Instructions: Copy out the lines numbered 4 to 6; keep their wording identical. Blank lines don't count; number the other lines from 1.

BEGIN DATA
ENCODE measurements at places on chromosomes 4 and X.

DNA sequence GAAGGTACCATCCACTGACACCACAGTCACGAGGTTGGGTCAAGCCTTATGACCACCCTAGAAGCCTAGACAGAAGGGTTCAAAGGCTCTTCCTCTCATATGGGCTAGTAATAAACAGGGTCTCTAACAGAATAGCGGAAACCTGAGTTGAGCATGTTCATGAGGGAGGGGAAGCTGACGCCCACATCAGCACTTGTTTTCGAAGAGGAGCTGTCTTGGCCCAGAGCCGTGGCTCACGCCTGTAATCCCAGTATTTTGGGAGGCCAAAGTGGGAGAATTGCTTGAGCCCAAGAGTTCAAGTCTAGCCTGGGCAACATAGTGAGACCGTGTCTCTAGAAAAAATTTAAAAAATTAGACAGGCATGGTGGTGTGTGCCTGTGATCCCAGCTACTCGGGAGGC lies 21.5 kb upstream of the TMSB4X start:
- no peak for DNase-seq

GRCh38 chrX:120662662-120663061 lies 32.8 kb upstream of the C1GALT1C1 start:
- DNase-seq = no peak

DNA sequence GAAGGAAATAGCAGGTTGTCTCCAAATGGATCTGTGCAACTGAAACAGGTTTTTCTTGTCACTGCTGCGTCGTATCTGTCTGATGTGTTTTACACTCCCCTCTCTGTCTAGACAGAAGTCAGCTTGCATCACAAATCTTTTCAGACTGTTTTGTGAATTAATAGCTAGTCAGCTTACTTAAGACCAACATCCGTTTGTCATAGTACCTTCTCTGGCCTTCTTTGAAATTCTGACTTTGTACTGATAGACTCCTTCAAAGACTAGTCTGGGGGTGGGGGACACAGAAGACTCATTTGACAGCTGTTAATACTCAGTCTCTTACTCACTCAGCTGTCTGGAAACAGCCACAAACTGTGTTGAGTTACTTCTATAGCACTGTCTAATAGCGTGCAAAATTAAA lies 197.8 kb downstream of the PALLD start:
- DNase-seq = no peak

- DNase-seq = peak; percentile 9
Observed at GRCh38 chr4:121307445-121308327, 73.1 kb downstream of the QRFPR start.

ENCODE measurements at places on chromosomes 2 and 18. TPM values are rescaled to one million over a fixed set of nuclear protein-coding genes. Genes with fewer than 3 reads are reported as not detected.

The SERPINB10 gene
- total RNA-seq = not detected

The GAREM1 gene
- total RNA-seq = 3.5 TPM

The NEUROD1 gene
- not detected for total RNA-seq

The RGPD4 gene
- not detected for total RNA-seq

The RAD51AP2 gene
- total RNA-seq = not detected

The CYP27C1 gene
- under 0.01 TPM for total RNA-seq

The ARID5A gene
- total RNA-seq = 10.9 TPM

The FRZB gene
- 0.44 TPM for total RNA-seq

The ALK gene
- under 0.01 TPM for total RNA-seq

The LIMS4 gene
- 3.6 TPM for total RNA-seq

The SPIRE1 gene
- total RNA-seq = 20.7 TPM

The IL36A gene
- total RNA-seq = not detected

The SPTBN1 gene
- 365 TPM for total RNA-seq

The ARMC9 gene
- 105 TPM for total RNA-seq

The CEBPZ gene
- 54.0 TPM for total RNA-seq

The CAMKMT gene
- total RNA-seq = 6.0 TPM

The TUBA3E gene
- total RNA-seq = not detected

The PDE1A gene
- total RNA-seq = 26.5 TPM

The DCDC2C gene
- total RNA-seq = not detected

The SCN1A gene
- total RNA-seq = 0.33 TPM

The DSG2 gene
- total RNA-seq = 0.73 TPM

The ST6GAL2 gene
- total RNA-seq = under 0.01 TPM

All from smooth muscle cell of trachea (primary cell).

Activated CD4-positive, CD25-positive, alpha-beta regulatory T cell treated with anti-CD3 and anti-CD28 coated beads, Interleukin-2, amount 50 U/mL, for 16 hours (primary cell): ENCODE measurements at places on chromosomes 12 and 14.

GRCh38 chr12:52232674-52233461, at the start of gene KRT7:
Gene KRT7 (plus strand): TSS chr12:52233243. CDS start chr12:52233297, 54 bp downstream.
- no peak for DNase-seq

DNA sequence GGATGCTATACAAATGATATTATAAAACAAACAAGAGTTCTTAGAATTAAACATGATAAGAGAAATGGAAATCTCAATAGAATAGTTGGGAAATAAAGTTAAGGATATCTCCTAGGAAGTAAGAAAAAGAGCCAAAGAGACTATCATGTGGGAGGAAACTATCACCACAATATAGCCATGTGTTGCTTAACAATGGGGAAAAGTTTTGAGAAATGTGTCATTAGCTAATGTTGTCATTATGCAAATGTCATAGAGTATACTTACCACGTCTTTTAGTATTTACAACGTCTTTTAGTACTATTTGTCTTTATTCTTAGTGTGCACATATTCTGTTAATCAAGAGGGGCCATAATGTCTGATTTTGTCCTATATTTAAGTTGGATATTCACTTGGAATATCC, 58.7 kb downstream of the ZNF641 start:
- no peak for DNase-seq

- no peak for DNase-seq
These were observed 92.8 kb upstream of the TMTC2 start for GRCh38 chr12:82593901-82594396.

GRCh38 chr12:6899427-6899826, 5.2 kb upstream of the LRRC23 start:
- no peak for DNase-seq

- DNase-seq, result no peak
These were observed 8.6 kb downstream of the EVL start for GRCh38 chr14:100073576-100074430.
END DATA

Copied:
GRCh38 chrX:120662662-120663061 lies 32.8 kb upstream of the C1GALT1C1 start:
- DNase-seq = no peak

DNA sequence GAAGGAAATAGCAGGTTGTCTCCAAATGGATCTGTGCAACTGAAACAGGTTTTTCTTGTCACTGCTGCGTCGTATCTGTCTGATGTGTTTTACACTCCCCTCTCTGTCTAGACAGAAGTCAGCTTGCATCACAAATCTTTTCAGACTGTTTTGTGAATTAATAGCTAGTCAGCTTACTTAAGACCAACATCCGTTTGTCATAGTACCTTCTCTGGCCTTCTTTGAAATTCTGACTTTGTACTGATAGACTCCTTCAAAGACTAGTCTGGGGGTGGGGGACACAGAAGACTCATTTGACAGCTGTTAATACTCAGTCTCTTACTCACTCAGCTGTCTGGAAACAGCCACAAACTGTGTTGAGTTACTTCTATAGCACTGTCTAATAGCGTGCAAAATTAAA lies 197.8 kb downstream of the PALLD start: